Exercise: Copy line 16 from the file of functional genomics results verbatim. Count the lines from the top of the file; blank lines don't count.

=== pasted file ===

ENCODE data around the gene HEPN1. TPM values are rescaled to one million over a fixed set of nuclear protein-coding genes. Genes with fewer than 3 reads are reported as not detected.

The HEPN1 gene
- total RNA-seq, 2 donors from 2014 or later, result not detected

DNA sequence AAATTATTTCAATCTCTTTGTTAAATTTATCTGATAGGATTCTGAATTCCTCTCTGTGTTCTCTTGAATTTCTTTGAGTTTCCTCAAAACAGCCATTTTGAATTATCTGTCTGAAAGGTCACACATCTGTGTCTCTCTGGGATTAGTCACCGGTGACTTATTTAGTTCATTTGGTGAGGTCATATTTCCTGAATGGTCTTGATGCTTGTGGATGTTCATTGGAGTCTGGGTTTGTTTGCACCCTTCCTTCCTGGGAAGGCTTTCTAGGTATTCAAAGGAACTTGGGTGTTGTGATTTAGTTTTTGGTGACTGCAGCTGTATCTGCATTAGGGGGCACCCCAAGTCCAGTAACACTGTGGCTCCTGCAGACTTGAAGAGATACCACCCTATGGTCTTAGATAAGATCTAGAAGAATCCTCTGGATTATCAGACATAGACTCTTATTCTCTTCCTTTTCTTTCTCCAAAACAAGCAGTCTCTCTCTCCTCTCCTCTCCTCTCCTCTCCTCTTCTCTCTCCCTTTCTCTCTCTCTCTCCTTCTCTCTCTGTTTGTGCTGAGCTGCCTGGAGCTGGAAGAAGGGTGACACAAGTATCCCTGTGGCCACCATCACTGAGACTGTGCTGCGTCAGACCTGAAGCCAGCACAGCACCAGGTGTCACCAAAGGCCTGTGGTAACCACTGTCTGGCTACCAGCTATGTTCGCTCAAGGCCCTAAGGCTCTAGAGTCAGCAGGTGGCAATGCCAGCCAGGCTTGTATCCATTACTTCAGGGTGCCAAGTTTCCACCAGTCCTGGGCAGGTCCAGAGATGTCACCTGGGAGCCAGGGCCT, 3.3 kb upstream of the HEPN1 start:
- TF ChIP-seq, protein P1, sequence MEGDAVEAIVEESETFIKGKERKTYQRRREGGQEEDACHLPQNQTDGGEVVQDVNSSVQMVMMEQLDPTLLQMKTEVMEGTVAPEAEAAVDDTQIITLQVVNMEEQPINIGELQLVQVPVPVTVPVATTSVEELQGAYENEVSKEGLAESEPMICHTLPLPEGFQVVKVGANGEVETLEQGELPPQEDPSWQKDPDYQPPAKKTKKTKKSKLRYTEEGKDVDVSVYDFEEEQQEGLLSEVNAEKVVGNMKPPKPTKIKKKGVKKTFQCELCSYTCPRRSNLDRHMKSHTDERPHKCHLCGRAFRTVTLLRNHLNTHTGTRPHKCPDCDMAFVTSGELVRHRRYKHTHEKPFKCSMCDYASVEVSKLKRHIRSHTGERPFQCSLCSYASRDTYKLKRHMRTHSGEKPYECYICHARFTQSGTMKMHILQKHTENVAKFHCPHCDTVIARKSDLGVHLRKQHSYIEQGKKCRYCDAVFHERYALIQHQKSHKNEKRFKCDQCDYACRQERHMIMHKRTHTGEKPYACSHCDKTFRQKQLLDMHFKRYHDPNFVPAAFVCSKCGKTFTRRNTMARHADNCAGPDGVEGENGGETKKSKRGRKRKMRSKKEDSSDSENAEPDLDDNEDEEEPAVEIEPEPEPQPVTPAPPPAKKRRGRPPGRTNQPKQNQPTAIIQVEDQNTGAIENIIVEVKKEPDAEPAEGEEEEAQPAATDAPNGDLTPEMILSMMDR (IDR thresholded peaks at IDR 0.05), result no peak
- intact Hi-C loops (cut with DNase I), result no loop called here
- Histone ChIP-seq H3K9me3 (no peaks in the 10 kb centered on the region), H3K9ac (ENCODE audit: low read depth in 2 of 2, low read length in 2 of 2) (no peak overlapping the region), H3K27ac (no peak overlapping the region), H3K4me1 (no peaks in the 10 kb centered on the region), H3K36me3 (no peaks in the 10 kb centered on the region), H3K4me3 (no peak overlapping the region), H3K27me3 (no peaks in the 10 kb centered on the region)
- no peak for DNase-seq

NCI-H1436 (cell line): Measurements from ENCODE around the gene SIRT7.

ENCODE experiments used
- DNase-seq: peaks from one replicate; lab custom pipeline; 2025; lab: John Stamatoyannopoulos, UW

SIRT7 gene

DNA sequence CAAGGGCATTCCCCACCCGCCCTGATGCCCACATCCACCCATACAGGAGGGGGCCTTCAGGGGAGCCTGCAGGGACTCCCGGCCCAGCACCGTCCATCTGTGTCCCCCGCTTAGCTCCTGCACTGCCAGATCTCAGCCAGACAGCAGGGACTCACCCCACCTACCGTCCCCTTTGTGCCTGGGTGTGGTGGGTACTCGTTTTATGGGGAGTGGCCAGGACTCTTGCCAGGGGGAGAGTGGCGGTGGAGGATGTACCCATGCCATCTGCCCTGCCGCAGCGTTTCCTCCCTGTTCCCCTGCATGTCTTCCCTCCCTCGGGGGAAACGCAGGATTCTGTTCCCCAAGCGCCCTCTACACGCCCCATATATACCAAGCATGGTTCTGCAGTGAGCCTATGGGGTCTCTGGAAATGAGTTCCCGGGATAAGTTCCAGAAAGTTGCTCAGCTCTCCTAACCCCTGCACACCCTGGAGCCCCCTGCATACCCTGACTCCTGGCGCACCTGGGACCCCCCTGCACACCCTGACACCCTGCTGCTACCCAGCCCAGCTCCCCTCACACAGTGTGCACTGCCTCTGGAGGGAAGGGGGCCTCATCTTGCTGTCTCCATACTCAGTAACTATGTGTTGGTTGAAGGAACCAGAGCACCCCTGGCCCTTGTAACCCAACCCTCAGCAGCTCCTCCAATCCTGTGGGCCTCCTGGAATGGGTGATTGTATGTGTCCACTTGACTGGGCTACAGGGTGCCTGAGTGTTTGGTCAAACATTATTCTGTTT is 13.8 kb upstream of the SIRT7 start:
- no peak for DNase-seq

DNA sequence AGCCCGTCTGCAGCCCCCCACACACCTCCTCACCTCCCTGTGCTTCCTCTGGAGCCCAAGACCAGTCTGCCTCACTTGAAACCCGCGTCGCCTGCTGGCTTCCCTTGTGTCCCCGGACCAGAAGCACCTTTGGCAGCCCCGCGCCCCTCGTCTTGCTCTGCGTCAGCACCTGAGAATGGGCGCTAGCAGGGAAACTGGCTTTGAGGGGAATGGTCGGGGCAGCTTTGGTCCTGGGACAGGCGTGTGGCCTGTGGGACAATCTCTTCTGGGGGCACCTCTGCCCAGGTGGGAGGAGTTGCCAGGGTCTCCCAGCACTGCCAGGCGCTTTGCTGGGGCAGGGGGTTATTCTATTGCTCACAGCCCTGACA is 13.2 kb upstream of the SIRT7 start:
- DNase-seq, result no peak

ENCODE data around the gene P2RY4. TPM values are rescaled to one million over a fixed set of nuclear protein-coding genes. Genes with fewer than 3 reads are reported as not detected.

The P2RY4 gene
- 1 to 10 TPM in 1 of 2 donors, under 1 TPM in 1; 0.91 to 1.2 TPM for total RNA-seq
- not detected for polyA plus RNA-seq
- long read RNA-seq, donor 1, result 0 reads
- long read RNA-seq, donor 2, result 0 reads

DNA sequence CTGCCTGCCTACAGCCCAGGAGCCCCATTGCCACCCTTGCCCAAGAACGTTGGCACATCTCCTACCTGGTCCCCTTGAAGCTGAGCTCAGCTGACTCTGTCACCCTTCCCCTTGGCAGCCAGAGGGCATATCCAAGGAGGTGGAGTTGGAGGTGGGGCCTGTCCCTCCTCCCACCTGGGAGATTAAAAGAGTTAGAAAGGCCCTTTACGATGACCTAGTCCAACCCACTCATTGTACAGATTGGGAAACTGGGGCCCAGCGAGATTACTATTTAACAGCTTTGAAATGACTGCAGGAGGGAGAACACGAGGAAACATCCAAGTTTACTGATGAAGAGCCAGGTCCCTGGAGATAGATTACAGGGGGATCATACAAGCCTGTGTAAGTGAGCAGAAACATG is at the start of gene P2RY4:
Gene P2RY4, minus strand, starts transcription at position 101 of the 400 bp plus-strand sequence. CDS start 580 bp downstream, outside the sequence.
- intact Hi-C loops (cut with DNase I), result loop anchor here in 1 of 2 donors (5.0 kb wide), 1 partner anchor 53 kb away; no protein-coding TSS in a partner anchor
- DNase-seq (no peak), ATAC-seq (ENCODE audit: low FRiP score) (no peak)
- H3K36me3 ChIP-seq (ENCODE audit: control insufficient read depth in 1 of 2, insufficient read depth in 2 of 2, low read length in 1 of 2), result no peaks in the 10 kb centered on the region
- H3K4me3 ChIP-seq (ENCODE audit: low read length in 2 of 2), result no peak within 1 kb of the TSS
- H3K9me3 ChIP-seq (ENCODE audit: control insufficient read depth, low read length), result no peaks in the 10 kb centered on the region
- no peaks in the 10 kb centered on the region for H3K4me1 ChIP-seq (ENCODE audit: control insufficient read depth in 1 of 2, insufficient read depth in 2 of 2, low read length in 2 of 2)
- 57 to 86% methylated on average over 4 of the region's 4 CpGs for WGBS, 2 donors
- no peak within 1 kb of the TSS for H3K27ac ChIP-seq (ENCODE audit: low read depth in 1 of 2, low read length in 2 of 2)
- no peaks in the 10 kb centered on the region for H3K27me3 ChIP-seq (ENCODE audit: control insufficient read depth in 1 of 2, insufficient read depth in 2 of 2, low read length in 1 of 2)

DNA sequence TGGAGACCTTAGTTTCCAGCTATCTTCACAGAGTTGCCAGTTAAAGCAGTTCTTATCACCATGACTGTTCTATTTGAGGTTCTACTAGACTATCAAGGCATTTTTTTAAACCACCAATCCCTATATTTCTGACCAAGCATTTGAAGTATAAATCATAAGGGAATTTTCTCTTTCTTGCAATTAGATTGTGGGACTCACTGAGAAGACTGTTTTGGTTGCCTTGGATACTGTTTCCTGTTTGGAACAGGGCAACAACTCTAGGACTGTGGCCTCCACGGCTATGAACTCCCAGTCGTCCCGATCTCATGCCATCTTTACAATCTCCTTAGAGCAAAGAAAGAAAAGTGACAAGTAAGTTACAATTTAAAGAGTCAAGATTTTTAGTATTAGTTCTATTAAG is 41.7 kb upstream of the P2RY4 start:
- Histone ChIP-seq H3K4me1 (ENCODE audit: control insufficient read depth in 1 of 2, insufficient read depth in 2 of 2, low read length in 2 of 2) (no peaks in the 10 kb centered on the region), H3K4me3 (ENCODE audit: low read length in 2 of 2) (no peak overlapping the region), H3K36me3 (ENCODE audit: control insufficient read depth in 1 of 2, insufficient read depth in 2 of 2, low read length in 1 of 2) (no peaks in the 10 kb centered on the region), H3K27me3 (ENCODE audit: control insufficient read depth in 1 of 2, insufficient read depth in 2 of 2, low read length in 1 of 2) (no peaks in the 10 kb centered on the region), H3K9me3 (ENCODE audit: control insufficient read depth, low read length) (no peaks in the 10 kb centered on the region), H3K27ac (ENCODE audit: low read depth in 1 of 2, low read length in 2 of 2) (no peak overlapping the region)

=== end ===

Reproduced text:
- DNase-seq, result no peak